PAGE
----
The positive word of mouth about her cooking skills led MacDonald to start offering cooking classes in her home, with great success. Then her neighbor, an owner of a gourmet food and catering store with locations on the North Shore, asked her to oversee the stores’ food offerings.
MacDonald wasn’t keen on the food offered there, so she started cooking her own breads and selling them in the store. They sold well, but it put her in the crosshairs of the owners. After a year-and-a-half of frustration, she quit, and started her own business, Beautiful Food.
Beautiful Food offered catering services, wholesale and retail food, and a place for MacDonald to provide cooking classes.
“I was having the time of my life. It was so much fun, like having the tiger by the tail,” she says. “I truly was beautiful, beautiful food.”
After five years her building was sold, and MacDonald reopened at another location. At the same time, she opened a 3,000 square foot kitchen in Glenview to provide catering services.
“It was really wholesaling. I sold to Williams Sonoma. I shlepped salads around the city of Chicago at six in the morning, took muffins to the Hancock building,” MacDonald says. “Anything we could do to stay alive. It was a riot. We did a lot of good catering.”
Eventually the second iteration of Beautiful Food closed—there were personnel issues she didn’t have the energy to deal with—and MacDonald focused on the wholesaling and catering business. When she closed the catering business a few years later, she went back to teaching cooking classes in her home and the idea of a cookbook began to take shape.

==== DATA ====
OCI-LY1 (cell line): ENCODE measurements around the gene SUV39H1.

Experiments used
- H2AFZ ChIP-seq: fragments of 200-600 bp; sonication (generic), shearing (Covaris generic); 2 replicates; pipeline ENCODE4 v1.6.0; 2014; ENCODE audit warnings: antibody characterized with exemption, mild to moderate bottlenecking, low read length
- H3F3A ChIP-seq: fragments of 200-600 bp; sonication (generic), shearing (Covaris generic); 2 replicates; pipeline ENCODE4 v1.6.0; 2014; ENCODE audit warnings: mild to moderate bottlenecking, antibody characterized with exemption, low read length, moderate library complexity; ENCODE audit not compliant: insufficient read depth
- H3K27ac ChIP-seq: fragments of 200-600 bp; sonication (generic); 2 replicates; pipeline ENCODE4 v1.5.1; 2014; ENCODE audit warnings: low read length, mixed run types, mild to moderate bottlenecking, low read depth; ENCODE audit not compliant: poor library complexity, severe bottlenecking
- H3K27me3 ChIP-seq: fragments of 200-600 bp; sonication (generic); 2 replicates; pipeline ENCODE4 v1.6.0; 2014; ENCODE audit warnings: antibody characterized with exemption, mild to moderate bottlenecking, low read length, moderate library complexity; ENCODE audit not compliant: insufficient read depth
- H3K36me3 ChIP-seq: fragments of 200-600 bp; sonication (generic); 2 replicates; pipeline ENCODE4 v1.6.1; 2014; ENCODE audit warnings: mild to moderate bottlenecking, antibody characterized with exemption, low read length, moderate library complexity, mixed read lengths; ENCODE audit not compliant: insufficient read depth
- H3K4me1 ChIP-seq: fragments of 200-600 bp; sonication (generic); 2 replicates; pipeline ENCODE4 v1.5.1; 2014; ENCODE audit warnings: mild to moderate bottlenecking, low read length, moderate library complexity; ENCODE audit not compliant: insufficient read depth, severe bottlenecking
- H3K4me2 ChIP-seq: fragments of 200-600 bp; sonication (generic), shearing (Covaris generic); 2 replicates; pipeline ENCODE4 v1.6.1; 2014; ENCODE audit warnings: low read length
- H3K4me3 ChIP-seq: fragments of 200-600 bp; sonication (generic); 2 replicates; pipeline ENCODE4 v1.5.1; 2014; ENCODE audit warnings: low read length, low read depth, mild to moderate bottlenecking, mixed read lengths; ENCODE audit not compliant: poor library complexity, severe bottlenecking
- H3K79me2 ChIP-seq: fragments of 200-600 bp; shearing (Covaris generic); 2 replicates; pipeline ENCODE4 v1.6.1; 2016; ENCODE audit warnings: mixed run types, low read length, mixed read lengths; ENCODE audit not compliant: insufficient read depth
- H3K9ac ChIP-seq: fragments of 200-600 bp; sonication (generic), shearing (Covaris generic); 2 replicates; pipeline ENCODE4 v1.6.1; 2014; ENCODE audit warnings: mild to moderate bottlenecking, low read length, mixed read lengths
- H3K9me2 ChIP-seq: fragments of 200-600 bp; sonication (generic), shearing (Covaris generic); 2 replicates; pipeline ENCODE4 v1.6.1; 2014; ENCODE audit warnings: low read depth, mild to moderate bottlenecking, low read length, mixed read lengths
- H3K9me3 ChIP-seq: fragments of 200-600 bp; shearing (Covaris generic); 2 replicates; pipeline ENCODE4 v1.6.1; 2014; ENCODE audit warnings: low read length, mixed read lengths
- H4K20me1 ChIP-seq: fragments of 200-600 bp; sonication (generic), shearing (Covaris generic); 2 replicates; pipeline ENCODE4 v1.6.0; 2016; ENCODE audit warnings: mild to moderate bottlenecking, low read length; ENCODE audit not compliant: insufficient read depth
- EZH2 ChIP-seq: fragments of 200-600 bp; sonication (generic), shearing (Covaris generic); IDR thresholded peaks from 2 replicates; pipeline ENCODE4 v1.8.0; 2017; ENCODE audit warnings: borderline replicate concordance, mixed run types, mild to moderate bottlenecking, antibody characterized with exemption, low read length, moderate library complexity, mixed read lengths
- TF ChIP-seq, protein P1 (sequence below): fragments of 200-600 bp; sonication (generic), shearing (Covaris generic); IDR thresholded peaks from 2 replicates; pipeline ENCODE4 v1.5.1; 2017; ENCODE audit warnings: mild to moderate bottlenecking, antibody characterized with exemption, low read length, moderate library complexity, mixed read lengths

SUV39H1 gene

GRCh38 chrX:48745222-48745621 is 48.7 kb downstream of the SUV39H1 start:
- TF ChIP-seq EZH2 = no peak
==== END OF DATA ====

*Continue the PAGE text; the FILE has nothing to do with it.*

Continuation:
“The reason I did the cooking classes was to write down things that I had been cooking. People really like to eat, and my classes were the basics, especially breads,” she says, “Also Chinese and Italian and making pasta from scratch.”
One of MacDonald’s underlying philosophies is that good food isn’t hard to cook. It’s a matter of being able to read and follow a recipe. The key is that the writer of the recipe has to know what they’re doing, which is why MacDonald spent all of that time documenting and perfecting her eating and cooking experiences.
While the idea for Celebrations is 30 years old, MacDonald finally sat down at the beginning of last year and began auditing all of her notes from over the decades.
“I was able to write the whole thing in a few months. I came home after Christmas, and it’s like the first week of January and I’m like, ‘OK, Celebrations,’” she says. “It became really, really easy to write.”
Celebrations consists of 14 chapters that share recipes in chronological order for celebrations throughout the year. Two additional chapters include recipes that don’t fit a particular holiday categorization, and recipes for Sunday dinner.
“We do Valentine’s Day and other days that mean something to me,” MacDonald says. “It ends up being extremely personal and people that read it, they go, ‘Oh, my Lord, we hear your voice. Your voice is everywhere in this.’”
To purchase copies of Celebrations, email Charie MacDonald at [email protected] com. She can also be followed on Instagram at @ charie.macdonald.